Where China leads, the West will follow
- So much for the ideological struggle now that the US is straying from the path of free enterprise in its industrial policy, and the Group of Seven is taking a page out of Beijing’s Belt and Road Initiative
If the West is really locked in an ideological struggle with “communist” China, then why is it following its example?
Well, actually two key examples: domestic industrial policy, and foreign economic aid and cooperation for massive infrastructure projects.
Both areas have been targeted for criticism by Western countries, especially the United States, which has blasted the Belt and Road Initiative – launched in 2013 for development and investment purposes stretching from Asia to Europe – as laying debt traps for developing nations and an excuse for Beijing to expand its influence.
Meanwhile, Western critics have claimed Beijing’s “Made in China 2025” is just a conduit for the government to direct funds and subsidies to state firms to leverage unfair competitive advantages overseas. But sure enough, the Biden White House has formed a task force to lend government support to American businesses in strategic industries and key supply chains.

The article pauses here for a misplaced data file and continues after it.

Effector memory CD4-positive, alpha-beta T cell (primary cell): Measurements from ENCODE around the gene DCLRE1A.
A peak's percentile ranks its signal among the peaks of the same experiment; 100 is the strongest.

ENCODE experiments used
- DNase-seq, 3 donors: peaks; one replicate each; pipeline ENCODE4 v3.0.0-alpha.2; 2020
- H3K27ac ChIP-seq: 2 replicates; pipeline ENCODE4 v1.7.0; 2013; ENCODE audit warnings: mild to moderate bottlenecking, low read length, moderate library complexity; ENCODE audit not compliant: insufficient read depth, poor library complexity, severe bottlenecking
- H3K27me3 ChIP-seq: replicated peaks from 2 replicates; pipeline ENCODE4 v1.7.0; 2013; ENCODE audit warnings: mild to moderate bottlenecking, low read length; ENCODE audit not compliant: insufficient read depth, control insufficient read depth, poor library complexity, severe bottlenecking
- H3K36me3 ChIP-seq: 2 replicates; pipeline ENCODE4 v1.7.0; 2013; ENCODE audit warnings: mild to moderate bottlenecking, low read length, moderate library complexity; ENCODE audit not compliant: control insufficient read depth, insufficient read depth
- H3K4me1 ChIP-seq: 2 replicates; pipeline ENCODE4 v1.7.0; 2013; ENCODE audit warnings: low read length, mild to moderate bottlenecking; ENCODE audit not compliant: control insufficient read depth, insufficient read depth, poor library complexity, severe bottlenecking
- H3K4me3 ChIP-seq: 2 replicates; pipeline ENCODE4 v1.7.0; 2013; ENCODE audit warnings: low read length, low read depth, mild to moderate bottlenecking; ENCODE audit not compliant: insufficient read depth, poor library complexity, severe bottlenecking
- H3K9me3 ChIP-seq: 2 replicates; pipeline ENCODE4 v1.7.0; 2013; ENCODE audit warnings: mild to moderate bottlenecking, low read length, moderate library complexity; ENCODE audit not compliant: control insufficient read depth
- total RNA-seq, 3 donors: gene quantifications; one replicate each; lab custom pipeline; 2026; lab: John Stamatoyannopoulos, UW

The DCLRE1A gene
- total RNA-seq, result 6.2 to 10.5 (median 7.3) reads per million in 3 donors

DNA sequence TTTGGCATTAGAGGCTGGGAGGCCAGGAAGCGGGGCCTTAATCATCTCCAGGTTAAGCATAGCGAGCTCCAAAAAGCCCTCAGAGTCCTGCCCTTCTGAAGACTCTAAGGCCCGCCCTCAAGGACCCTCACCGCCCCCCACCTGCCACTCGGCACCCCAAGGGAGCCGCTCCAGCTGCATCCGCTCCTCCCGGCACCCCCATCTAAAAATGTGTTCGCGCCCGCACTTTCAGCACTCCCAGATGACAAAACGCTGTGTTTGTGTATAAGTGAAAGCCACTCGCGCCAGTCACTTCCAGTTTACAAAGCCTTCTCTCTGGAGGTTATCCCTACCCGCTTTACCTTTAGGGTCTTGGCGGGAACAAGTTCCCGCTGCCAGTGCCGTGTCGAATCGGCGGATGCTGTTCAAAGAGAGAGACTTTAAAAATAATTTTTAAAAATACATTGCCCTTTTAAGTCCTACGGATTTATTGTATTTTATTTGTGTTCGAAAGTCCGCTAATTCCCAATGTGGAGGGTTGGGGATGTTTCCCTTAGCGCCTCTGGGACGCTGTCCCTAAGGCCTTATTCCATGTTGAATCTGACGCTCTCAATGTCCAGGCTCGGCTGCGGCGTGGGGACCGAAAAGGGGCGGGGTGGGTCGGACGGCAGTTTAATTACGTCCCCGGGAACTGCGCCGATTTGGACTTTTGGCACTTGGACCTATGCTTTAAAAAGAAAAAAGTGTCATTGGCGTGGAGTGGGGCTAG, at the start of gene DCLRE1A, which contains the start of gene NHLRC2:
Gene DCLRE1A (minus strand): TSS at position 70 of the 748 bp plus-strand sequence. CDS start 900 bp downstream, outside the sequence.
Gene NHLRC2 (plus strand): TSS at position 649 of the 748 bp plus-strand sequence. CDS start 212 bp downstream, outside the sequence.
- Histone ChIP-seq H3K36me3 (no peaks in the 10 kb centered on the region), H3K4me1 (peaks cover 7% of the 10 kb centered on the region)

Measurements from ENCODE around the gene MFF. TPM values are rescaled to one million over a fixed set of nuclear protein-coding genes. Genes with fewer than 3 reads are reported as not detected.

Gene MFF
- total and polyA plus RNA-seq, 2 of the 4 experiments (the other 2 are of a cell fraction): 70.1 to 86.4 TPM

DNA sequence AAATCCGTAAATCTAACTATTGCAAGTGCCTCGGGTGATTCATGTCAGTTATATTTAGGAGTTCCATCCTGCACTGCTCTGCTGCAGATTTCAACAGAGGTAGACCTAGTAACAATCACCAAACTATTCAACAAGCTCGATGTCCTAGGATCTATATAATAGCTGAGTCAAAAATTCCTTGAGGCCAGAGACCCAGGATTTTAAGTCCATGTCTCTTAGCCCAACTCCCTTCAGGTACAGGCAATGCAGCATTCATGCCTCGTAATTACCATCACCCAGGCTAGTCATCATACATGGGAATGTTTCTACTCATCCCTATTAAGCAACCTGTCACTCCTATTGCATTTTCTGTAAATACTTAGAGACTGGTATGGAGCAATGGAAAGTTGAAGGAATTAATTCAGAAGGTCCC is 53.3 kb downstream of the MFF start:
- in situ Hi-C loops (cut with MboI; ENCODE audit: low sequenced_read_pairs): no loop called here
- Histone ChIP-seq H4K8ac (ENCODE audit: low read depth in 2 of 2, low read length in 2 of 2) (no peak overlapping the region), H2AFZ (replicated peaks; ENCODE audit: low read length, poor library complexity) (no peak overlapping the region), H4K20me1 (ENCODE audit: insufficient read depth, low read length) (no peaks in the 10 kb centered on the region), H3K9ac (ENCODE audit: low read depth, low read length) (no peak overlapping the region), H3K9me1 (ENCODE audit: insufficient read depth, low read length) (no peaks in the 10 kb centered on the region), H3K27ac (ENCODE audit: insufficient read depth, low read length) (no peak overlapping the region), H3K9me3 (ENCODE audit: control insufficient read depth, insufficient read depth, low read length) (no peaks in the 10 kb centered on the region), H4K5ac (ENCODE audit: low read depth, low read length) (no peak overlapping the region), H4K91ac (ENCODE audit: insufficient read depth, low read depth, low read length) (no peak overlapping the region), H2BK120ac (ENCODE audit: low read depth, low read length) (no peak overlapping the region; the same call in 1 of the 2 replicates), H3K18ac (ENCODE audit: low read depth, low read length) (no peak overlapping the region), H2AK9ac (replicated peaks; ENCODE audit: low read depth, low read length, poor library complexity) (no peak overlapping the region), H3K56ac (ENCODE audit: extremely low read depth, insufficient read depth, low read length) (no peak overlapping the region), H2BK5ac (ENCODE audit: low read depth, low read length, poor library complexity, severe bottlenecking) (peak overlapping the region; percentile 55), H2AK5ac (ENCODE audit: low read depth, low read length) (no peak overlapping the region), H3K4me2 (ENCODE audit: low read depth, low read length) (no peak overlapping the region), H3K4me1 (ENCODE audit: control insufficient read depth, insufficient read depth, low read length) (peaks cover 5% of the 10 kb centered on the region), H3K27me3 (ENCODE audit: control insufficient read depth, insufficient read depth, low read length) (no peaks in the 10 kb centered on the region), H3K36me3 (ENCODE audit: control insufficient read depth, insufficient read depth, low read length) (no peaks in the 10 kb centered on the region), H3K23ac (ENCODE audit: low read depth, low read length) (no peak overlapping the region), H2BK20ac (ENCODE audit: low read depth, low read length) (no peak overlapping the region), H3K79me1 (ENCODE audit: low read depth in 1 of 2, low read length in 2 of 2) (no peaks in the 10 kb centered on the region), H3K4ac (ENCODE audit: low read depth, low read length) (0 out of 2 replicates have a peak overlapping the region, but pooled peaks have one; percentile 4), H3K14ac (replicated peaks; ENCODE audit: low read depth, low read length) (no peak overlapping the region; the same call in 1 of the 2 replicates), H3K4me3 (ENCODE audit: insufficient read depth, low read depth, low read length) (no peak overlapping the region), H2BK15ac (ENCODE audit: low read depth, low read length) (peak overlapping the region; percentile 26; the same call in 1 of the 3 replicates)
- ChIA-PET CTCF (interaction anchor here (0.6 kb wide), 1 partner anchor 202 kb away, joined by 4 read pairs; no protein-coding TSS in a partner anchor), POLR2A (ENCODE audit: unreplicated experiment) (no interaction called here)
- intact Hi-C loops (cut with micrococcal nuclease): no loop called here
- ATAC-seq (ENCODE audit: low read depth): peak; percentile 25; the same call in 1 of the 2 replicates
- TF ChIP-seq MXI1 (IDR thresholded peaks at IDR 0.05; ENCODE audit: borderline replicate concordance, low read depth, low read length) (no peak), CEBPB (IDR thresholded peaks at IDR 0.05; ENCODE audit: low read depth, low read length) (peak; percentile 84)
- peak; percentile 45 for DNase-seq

The aims are to halt the “hollowing out” of US manufacturing and reliance on foreign critical supply chains for key products such as semiconductors and drugs, to maintain US global economic dominance.
So much for American free enterprise and the mythical godlike might of the private sector to solve every economic problem of humanity! Didn’t Americans think the government is always the problem, never the solution?
Meanwhile, at the summit for the Group of Seven rich countries, another China-bashing Western party, member states have announced their own mega plan for aid and infrastructure building for the developing world.
Known as the Build Back Better World (B3W) initiative, it aims to provide a “transparent” infrastructure partnership to help narrow the US$40 trillion needed by developing nations by 2035 to meet their economic needs. It will especially mobilise private-sector capital to invest and provide aid in such areas as climate, health, digital technology and gender equality.
The G7 has a lot of catching up to do. China’s belt and road now involves more than 2,600 projects worth an estimated US$3.7 trillion in more than 100 countries.
If imitation is the sincerest form of flattery, Beijing should feel proud.